Ammunition is the foundation of firearms, yet it is not understood too well by anyone. Just look at the number of people confusing “ammo” with “bullets,” and you will see. In this article, we hope to give you a clear answer to the question “What are the basic parts of ammunition?” and help you understand your gears!
What Is Ammunition?
The world of firearms and ammunition is vast and confusing because of the specialized terminologies well known by all gun enthusiasts. The term “ammunition” is easily confused with “cartridge” or “bullets,” and that’s not the mislabel you want to happen while you are shopping!
So what is ammunition? It is a term that defines everything and anything that comes out of a weapon to cause damage. If you are using your firearm, then your ammunition is a series of cartridges that produce bullets. But guns are not the only weapons there are, so there are lots and lots of types of ammunition.
A crossbow uses a bolt or an arrow, a slingshot throws rock or a ball, and whatever you can shove into a catapult’s basket can be considered ammunition. Once you take a broader view, you will notice that a circuit knife thrower’s ammunition is none other than the bag of knives at his belt.
The fitting way to call your firearm’s ammunition is “cartridge” – also known as the solution that gun manufacturers use to let users avoid putting in bullets one by one. “Cartridge” also has a variety of widely used colloquial terms like “round” or “loud,” depending on where you are.
The reason why using the word “bullet” for firearm ammunition may turn some heads is understandable. A bullet is but a small part of a cartridge, and god knows how many bullets are there in a cartridge because of market variety. Calling ammunition “bullet” can be similar to your family calling your three-course meal “an entree” and telling you to make more.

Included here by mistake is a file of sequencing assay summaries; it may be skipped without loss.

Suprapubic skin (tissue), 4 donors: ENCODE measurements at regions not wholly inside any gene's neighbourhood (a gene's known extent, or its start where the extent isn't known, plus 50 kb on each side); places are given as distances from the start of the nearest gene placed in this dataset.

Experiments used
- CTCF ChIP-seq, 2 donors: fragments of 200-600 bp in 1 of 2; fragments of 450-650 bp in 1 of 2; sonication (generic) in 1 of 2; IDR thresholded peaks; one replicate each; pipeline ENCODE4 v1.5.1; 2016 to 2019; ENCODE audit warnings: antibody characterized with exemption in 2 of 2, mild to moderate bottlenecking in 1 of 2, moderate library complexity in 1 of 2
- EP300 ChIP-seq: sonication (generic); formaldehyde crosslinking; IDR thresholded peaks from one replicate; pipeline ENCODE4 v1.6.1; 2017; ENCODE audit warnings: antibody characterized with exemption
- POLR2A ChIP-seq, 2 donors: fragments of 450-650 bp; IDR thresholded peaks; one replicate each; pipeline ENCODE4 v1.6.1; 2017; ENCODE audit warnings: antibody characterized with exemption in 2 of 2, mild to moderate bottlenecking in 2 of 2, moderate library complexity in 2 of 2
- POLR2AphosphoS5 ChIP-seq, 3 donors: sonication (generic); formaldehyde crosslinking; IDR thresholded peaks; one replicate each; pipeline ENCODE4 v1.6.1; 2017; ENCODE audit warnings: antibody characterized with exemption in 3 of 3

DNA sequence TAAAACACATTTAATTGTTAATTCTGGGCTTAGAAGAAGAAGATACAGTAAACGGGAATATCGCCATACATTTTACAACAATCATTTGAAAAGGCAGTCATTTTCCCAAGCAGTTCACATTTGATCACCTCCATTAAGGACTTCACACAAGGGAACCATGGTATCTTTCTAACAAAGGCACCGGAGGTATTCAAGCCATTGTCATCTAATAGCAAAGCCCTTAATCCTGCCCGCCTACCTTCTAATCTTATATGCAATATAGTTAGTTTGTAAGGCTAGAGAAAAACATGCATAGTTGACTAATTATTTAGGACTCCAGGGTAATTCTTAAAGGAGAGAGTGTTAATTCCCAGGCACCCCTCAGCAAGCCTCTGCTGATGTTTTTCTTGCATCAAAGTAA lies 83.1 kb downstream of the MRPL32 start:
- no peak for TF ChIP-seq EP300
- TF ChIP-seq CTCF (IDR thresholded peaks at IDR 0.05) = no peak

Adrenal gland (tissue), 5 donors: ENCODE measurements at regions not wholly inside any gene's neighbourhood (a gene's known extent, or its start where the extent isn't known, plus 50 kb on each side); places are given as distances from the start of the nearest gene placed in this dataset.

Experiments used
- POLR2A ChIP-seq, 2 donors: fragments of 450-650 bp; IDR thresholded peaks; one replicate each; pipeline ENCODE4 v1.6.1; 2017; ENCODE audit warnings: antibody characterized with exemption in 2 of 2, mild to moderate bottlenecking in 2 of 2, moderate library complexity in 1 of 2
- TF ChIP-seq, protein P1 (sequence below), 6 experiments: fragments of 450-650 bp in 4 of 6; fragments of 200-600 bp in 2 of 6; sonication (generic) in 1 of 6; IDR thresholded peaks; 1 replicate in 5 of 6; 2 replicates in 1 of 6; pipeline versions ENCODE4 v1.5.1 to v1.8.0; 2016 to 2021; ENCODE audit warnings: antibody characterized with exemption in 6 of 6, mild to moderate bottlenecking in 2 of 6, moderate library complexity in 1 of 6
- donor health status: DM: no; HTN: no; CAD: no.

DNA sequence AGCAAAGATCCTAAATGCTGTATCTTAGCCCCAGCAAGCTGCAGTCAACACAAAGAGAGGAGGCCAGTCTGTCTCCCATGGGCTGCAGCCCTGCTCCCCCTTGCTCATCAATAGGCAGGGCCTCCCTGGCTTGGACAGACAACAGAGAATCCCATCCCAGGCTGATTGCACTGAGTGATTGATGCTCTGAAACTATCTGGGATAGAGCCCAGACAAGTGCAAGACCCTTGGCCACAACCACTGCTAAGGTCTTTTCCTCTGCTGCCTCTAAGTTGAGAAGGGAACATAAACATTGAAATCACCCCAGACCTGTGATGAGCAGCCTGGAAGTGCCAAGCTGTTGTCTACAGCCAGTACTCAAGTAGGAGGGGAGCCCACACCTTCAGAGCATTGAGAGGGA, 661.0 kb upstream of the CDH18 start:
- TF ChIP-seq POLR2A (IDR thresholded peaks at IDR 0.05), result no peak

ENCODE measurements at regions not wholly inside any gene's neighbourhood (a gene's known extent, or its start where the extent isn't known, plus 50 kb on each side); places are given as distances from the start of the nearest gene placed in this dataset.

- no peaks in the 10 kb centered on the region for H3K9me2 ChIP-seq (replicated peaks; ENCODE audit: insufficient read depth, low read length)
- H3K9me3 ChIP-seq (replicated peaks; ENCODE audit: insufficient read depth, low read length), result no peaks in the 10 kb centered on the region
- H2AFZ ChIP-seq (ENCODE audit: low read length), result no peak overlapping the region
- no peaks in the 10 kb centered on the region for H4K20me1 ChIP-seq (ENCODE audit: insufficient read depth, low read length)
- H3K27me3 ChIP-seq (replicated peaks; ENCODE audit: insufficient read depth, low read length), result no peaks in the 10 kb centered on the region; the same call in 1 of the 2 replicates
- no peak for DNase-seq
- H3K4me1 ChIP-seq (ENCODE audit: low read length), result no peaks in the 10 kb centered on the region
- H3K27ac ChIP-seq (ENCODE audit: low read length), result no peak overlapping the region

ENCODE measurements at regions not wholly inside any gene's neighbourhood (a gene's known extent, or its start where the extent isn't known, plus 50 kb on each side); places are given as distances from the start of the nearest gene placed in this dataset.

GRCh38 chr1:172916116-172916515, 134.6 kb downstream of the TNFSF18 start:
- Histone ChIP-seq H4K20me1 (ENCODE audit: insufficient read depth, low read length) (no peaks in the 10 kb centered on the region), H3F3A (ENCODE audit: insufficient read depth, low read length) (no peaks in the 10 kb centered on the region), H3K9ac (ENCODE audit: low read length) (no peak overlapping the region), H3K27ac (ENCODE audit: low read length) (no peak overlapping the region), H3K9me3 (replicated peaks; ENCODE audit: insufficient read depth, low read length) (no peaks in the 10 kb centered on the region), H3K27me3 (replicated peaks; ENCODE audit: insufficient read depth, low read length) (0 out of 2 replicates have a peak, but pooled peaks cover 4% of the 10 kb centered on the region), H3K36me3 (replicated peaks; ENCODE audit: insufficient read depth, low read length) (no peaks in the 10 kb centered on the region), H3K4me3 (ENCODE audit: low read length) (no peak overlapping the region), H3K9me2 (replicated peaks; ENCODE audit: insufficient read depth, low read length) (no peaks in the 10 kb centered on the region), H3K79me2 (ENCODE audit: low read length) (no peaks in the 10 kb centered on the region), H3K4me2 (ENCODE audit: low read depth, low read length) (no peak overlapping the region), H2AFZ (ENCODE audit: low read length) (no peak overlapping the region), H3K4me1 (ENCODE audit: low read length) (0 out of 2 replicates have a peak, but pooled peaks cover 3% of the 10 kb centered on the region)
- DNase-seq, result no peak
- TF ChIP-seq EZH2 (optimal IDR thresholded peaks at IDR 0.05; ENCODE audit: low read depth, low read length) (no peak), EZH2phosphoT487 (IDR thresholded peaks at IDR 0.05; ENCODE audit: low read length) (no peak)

What Are The Basic Parts Of Ammunition?
Now that you know what ammunition is and why we will be referring to it as “cartridge” from this point on, let’s get down to the basic components. Many cartridges you usually see at the store will follow the same production guideline, which leads them to have four main parts: the case, primer, propellant, and projectile.
Similar to that, a shotgun cartridge (or a shell as those in the industry call it) often have five parts instead, with an addition of a wad.
Without further ado, let’s take a look at how these things work together to create the power of your firearm. We will also be considering if there are any alternative options available in the current market.
#1. Cartridge Case:
The cartridge casing is the container of everything else on this list. The case acts as a frame for every other part to stay in its designated place before the ammunition is put into use. Usually, the casings are made out of paper in the past, which is then burned or thrown out when you fire the gun.
Nowadays, firearm cartridges make use of a metal or plastic case. Brass, steel, and aluminum are the most easily seen in typical cartridge casings, while plastic cases are usually reserved for shotguns. This is why you occasionally hear people refer to cases as “brass,” but the variety of material used has rendered the term inaccurate and obsolete.